Last night, while checking my blog stats, I realized that someone had unsubscribed from my blog. I spent a frantic ten minutes tracking down who it was–thankfully it wasn’t someone who knows me “in real life.” And yet, I still felt sad. Why don’t they like me?
I told Eric, and he said “So? You don’t care do you?” Well, kind of. I want people to like what I’m doing. He said “I thought you were doing this for yourself?” I am, but if I didn’t care what anyone thought, I wouldn’t do it quite so publicly. I want people to read it, I want an audience. I want people to think it’s worth reading.
I want people to like me…
Ah, there it is. The problem, the central issue, the heart of the matter. I don’t want to be famous, I want to be adored. I want permission, I want approval. And it hurts so much more to get rejected for who you really are and what you really care about. In an article in the January 2011 issue of fear.less magazine, the author Steven Pressfield says “I think we’re all terrified of that, to be what we’re meant to be. Because then all the responsibility lays on us and we can’t hide behind anything.”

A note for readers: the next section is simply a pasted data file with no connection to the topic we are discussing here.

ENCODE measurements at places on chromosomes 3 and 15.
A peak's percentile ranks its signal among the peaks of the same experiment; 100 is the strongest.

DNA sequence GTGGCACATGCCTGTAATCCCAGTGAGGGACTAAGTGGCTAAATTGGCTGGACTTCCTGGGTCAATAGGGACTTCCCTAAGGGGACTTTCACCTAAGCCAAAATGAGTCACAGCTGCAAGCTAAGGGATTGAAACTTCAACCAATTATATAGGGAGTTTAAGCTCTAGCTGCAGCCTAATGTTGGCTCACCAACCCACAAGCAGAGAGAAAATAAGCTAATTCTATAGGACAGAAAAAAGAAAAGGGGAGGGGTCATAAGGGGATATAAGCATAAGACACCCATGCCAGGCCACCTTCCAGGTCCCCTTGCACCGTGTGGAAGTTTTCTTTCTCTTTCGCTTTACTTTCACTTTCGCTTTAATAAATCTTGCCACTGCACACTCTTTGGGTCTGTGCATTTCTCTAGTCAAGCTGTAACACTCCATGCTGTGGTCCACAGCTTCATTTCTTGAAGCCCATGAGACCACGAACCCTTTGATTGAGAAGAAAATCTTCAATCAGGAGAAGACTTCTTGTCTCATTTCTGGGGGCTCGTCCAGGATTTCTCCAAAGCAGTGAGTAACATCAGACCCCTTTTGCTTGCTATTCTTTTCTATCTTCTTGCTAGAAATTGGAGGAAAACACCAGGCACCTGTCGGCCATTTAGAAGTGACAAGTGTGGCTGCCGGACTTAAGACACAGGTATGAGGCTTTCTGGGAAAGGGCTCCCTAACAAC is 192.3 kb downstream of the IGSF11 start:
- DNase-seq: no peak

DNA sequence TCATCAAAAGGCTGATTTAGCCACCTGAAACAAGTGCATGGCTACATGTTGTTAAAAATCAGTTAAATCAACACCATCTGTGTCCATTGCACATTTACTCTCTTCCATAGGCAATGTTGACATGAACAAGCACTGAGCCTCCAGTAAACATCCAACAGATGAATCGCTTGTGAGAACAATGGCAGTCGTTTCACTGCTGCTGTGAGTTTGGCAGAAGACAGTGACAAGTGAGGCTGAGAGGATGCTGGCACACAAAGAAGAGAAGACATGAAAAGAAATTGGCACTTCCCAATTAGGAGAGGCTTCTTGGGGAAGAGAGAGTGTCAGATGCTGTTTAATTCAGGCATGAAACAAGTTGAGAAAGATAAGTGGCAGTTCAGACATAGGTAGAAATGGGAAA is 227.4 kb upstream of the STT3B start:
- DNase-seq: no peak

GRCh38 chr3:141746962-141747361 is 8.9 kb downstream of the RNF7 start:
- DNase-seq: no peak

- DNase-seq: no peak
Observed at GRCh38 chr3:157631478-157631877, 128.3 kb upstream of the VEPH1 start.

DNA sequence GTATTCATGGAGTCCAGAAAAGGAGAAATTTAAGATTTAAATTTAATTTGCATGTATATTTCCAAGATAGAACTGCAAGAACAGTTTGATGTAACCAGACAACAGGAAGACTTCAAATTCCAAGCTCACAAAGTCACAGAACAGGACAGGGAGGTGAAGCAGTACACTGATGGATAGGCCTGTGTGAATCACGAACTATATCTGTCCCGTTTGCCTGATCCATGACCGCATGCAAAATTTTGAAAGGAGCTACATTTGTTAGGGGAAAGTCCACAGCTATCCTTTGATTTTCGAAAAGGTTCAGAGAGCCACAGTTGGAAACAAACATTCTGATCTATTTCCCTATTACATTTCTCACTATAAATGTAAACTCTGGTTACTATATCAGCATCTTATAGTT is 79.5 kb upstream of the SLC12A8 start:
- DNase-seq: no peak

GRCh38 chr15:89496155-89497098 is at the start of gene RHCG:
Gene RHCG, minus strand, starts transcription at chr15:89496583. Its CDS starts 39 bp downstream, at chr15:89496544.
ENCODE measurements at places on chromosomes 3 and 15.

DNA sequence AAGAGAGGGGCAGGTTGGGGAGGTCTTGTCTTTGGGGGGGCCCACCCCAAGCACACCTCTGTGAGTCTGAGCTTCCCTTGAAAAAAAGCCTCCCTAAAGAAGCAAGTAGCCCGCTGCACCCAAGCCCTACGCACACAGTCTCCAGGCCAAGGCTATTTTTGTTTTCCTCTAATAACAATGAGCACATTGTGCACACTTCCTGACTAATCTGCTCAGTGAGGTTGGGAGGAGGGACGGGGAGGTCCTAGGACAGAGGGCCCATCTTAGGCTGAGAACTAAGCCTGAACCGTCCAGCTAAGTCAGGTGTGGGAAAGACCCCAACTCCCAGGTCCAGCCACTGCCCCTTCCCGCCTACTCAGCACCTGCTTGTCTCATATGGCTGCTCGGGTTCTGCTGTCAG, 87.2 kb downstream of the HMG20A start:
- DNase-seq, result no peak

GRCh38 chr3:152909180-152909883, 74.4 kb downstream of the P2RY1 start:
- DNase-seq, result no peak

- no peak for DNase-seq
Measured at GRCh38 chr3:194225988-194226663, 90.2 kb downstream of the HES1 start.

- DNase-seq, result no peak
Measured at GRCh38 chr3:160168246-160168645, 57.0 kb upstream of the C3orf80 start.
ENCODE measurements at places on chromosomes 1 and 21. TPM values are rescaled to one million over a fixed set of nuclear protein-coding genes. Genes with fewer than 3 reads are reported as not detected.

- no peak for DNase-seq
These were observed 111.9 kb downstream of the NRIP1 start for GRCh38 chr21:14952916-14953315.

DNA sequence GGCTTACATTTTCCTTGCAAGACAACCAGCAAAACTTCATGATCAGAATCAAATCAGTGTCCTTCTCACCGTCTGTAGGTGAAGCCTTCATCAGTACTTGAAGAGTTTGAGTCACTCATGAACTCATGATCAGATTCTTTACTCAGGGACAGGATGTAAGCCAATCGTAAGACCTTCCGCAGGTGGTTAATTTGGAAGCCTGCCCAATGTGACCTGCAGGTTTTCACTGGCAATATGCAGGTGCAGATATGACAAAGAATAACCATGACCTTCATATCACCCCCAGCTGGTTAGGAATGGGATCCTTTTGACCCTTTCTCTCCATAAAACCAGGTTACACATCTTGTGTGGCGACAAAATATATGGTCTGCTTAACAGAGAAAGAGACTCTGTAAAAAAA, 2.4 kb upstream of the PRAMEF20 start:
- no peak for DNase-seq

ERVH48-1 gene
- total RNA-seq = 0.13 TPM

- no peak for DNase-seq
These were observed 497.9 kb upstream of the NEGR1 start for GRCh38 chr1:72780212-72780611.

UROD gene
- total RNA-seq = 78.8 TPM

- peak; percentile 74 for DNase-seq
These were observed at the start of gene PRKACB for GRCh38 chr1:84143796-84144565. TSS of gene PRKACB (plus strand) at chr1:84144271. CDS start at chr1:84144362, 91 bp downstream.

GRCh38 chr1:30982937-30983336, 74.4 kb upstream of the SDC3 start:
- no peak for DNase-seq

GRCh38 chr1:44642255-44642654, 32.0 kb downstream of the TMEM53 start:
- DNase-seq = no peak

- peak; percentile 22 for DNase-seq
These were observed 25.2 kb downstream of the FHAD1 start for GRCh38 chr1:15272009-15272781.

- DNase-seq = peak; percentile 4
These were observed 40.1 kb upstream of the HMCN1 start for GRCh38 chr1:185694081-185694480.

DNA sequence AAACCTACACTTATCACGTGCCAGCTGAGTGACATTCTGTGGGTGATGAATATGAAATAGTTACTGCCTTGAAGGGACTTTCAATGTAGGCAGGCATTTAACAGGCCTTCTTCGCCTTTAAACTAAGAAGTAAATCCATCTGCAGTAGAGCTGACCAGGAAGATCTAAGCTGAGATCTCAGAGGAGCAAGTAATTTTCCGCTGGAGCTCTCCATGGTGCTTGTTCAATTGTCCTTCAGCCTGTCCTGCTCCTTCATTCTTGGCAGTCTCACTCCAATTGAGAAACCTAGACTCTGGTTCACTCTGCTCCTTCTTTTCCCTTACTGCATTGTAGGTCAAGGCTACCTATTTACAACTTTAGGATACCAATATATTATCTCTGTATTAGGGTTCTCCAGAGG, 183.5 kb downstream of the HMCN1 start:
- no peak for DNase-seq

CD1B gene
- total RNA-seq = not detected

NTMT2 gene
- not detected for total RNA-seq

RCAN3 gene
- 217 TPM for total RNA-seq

And yet, once I realized who had unsubscribed, it made sense. She was a 20 year old student from New York who loves books and reading and who’d found my blog because of a post I’d written about how much I loved reading. She thought that this was a blog about reading, the love of the word. And it is, in part. But, I’m sure that my posts this weekend about death, cancer, and marriage freaked her out a little. This wasn’t what she’d signed up for.
But it is what I’ve signed up for. I am going to show up, I am going to try. I don’t want to stop, and there is still work to do–great work if I can just figure out exactly what. So, here I am: all in. The habitual numbing out that I have practiced for so many years is sticky and I feel claustrophobic in my stinky little cocoon where I’ve spent most of my time. It isn’t working anymore. Something has to change. I have to save my own life.